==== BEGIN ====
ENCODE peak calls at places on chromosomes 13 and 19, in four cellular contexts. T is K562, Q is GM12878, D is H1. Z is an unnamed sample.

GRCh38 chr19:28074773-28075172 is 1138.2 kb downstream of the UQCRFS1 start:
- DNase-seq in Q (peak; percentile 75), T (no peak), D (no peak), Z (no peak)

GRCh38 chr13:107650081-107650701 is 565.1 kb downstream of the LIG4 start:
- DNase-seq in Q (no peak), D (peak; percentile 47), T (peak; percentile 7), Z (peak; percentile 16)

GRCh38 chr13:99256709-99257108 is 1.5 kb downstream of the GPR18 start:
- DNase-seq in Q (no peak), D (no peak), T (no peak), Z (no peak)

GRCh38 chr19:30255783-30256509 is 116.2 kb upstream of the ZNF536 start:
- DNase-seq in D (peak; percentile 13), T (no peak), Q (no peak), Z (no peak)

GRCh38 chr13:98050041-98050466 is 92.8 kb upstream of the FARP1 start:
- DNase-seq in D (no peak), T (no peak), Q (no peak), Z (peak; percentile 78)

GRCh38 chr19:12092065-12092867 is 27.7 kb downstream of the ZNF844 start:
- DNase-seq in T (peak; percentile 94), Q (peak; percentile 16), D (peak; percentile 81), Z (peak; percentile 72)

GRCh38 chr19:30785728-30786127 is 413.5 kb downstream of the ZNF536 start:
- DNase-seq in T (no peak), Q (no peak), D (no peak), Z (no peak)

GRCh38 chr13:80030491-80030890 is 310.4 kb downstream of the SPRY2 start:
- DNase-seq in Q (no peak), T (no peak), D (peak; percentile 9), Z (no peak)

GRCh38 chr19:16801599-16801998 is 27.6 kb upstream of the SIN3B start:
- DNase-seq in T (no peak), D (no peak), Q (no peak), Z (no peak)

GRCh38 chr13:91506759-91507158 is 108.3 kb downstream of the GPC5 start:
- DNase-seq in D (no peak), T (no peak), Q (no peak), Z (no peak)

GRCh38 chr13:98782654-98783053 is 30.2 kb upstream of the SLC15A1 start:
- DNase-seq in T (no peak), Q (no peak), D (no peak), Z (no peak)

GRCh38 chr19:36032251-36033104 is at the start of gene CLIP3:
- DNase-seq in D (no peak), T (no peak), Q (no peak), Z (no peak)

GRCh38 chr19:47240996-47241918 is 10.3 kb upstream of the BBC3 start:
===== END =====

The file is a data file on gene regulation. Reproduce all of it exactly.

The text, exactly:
ENCODE peak calls at places on chromosomes 13 and 19, in four cellular contexts. T is K562, Q is GM12878, D is H1. Z is an unnamed sample.

GRCh38 chr19:28074773-28075172 is 1138.2 kb downstream of the UQCRFS1 start:
- DNase-seq in Q (peak; percentile 75), T (no peak), D (no peak), Z (no peak)

GRCh38 chr13:107650081-107650701 is 565.1 kb downstream of the LIG4 start:
- DNase-seq in Q (no peak), D (peak; percentile 47), T (peak; percentile 7), Z (peak; percentile 16)

GRCh38 chr13:99256709-99257108 is 1.5 kb downstream of the GPR18 start:
- DNase-seq in Q (no peak), D (no peak), T (no peak), Z (no peak)

GRCh38 chr19:30255783-30256509 is 116.2 kb upstream of the ZNF536 start:
- DNase-seq in D (peak; percentile 13), T (no peak), Q (no peak), Z (no peak)

GRCh38 chr13:98050041-98050466 is 92.8 kb upstream of the FARP1 start:
- DNase-seq in D (no peak), T (no peak), Q (no peak), Z (peak; percentile 78)

GRCh38 chr19:12092065-12092867 is 27.7 kb downstream of the ZNF844 start:
- DNase-seq in T (peak; percentile 94), Q (peak; percentile 16), D (peak; percentile 81), Z (peak; percentile 72)

GRCh38 chr19:30785728-30786127 is 413.5 kb downstream of the ZNF536 start:
- DNase-seq in T (no peak), Q (no peak), D (no peak), Z (no peak)

GRCh38 chr13:80030491-80030890 is 310.4 kb downstream of the SPRY2 start:
- DNase-seq in Q (no peak), T (no peak), D (peak; percentile 9), Z (no peak)

GRCh38 chr19:16801599-16801998 is 27.6 kb upstream of the SIN3B start:
- DNase-seq in T (no peak), D (no peak), Q (no peak), Z (no peak)

GRCh38 chr13:91506759-91507158 is 108.3 kb downstream of the GPC5 start:
- DNase-seq in D (no peak), T (no peak), Q (no peak), Z (no peak)

GRCh38 chr13:98782654-98783053 is 30.2 kb upstream of the SLC15A1 start:
- DNase-seq in T (no peak), Q (no peak), D (no peak), Z (no peak)

GRCh38 chr19:36032251-36033104 is at the start of gene CLIP3:
- DNase-seq in D (no peak), T (no peak), Q (no peak), Z (no peak)

GRCh38 chr19:47240996-47241918 is 10.3 kb upstream of the BBC3 start: